The Morning Heresy 8/15/12: Overly-Aggressive High-Fives
August 15, 2012
Your daily digest of news and links relevant to the secular and skeptic communities.
CFI announced changes to its board of directors, including the addition of Elisabeth Cornwell, head of the US branch of the Dawkins Foundation.
Michael De Dora, CFI's public policy director, contributes to the Skepchick series on hate directed against women, and aims his message at those who are rolling their eyes as they read this. Writes Michael:
Imagine the message it would send and the potential consequences both within and outside the movement if secularists and skeptics finally collectively stood together against sexism and misogyny, and for equality of the sexes and fair treatment. I dare say it could be historic.
On CNN, Lawrence Krauss bets that we'll find evidence of past life on Mars, and that it would probably be related to us.
New York City voters don't think of themselves as prejudiced, but a new poll shows that they're at least a bit queasy about voting for an atheist, born-again Christian, or Mormon.
FFRF releases a short educational video of sorts to be shown on PBS stations in between programming, which they claim will put in front of three million pairs of eyeballs.
Also, FFRF loses suit to stop Arizona's gubernatorial proclamation of a Day of Prayer, Gov. Jan Brewer rubs it in.
Jonathan Turley: Tunisian journalist Sofiene Chourabi arrested, not for committing blasphemy, but for simply criticizing the blasphemy laws.
I'm going to listen to this episode of Point of Inquiry with guest Joe Romm so I can learn how to persuade you to listen to the next episode of Point of Inquiry.
Three suicide bombers kill 29 at a bazaar in Afghanistan, timed for the crowd-producing Id-al Fitr holiday.
Reuters: LDS church rakes in $7 billion a year from tithing.
This one hurts. Mortally ill children are, according to the Journal of Medical Ethics, "tortured" by parents who insist on awaiting divine intervention to save their kids:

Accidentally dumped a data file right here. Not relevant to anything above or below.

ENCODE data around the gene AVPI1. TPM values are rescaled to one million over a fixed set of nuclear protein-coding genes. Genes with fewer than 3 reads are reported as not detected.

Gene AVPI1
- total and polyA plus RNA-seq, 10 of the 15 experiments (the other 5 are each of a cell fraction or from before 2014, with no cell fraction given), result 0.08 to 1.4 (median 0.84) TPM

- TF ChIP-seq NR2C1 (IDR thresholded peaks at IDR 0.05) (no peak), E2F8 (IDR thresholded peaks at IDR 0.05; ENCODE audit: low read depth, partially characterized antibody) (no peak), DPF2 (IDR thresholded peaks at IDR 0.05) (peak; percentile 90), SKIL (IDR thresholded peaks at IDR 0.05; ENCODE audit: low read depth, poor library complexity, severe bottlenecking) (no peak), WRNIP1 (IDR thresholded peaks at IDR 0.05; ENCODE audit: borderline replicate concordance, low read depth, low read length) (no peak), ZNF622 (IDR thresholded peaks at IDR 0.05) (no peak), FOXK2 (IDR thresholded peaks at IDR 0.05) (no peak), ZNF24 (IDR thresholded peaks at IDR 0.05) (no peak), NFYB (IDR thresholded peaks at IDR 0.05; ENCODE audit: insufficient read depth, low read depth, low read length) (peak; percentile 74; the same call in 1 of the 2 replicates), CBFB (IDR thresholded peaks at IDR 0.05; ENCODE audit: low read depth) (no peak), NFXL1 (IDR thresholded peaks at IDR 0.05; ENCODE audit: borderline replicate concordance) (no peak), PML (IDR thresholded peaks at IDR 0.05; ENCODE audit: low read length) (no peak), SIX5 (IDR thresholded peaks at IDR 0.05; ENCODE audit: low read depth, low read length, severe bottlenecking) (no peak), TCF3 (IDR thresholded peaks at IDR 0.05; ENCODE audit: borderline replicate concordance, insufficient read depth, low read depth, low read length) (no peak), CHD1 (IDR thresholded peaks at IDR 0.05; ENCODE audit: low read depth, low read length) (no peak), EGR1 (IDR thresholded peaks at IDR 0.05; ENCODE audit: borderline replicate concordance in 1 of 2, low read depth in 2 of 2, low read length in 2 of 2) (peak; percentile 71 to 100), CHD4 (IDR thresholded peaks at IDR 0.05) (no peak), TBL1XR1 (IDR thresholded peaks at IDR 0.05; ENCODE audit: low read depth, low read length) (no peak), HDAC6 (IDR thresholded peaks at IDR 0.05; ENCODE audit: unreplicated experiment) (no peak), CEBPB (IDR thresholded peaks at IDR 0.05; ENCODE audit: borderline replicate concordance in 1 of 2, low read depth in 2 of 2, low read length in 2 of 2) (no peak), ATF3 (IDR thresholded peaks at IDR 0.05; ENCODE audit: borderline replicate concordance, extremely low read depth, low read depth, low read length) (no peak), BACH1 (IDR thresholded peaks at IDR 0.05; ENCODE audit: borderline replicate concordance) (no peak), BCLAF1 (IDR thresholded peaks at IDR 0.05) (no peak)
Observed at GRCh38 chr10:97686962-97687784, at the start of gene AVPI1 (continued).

While it is vital to support families in such difficult times, we are increasingly concerned that deeply held belief in religion can lead to children being potentially subjected to burdensome care in expectation of 'miraculous’ intervention. In many cases, the children about whom the decisions are being made are too young to subscribe to the religious beliefs held by their parents, yet we continue to respect the parents’ beliefs.
Ski magazine Powder on the church-state hubbub over Big Mountain Jesus, whose hand had to be reattached after "overly-aggressive high-fives."
Riverfront Times takes a cartoonish look at the history of UFO sightings in Missouri.
Bigfoot apparently has a dialect.
Mullis believes that Sasquatch, Yeti and Bigfoot are all the same species, and he attributes the Asian dialect of the North American Bigfoot to its Asian origins. Perhaps, he says, the North American Bigfoot traveled across the Bering Strait just as humans did centuries ago.
He also noted that some Bigfoot recordings have a bit of American Indian dialect mixed in, which makes sense, he says, since they've been living among us for hundreds of years.
Yep, that totally makes sense.
Hey, what's big, bipedal, hairy, and spooks people in the forest? Actually, lots of things. Ben Radford on the animals many folks think are Bigfoot.
Mouse ears? OK. Head scarf? Not so much.
Billy Graham is still not dead.
Amish-Mennonite pastor quickly found guilty of abetting a kidnapping scheme, which is a real soap opera of same-sex partners splitting up, one becoming born again, and then hiding the kid from the former partner. Crazy stuff.
Via Blag Hag, here's why you might want to invest in something other than lottery tickets, like, say, Facebook stock -- oh snap! (That said, my wife was given three lottery tickets yesterday, and WE TOTALLY WON $1.)
xkcd did this comic that reminded me of the skepto-atheosphere, and I was all gonna post it here and be all, "Hey guys, this is just like us!" and you'd all think it was totally clever, and then Hemant beat me to it.
Quote of the DayMichelle Singletary, warning about the con-artist ministers who perpetrate "affinity-fraud" - ponzi schemes that take advantage of parishioners' trust:
Every time you hear about one of these cases, remind yourself that having trust and faith doesn't mean you shouldn't have an abundance of skepticism.
Linking to a story or webpage does not imply endorsement by Paul or CFI . Not every use of quotation marks is ironic or sarcastic, but it often is.
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